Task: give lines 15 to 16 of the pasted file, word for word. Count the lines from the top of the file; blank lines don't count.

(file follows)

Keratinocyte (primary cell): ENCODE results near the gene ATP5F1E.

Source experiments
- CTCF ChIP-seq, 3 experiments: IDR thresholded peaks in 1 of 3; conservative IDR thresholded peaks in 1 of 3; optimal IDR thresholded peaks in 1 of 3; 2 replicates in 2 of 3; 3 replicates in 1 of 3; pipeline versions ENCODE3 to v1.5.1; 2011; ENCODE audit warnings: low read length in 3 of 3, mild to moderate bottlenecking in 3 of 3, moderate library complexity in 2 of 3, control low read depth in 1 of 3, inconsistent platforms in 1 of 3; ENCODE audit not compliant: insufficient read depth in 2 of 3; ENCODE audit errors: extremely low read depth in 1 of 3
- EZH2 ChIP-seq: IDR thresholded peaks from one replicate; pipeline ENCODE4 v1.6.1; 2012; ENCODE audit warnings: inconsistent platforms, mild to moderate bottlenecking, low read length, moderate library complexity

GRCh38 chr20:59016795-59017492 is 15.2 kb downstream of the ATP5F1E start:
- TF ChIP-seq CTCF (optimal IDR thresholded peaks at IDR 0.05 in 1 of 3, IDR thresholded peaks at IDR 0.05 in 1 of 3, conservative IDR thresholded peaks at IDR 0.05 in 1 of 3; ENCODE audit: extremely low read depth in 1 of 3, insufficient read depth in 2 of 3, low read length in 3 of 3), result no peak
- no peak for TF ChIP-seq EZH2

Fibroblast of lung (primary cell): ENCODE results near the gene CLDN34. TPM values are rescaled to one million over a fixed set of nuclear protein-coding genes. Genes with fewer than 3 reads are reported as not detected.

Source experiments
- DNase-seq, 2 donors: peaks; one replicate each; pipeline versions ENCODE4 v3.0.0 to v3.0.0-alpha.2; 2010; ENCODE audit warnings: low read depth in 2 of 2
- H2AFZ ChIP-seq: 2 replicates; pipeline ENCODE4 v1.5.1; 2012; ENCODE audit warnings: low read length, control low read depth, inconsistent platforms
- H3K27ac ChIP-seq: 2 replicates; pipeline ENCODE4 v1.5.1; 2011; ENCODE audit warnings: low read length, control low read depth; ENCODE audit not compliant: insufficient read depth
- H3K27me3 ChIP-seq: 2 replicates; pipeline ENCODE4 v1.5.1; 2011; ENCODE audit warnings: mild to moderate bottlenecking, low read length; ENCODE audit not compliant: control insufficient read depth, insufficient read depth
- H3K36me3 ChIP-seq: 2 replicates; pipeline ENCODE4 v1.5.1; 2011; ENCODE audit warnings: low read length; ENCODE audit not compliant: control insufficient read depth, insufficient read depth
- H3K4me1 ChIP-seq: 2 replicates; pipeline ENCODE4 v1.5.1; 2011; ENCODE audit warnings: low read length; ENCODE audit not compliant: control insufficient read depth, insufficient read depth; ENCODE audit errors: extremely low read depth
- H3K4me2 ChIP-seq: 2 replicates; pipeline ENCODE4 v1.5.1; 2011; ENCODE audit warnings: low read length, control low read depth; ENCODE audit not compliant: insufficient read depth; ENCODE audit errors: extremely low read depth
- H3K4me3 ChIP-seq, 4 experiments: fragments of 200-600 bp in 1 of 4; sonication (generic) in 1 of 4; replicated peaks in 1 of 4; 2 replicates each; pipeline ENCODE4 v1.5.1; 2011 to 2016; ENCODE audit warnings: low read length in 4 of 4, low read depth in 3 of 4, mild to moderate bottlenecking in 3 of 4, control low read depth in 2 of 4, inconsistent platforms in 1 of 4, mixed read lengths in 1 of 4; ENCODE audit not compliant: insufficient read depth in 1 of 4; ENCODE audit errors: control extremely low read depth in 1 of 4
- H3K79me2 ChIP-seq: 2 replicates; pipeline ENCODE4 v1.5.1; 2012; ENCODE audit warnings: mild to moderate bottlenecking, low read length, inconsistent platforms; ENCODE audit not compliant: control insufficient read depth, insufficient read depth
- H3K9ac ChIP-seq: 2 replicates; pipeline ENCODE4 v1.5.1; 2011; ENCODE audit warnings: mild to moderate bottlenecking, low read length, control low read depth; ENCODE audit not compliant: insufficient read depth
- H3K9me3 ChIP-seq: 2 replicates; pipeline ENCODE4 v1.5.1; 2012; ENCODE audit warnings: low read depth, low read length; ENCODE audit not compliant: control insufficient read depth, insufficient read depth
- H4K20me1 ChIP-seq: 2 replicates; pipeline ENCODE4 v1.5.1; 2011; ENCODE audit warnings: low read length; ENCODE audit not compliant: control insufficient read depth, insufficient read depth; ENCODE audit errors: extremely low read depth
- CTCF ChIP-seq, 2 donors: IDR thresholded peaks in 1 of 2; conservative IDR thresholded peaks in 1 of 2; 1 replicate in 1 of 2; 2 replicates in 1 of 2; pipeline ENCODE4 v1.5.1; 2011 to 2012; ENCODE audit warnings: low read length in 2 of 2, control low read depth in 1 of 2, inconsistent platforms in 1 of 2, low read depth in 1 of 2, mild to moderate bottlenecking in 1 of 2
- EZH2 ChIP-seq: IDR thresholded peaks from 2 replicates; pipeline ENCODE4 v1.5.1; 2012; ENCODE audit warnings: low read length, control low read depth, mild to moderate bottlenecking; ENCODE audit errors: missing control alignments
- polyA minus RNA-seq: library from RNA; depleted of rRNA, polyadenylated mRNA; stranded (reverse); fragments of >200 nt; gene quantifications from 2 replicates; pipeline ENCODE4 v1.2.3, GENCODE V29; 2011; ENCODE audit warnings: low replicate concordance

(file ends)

- H3K4me1 ChIP-seq: 2 replicates; pipeline ENCODE4 v1.5.1; 2011; ENCODE audit warnings: low read length; ENCODE audit not compliant: control insufficient read depth, insufficient read depth; ENCODE audit errors: extremely low read depth
- H3K4me2 ChIP-seq: 2 replicates; pipeline ENCODE4 v1.5.1; 2011; ENCODE audit warnings: low read length, control low read depth; ENCODE audit not compliant: insufficient read depth; ENCODE audit errors: extremely low read depth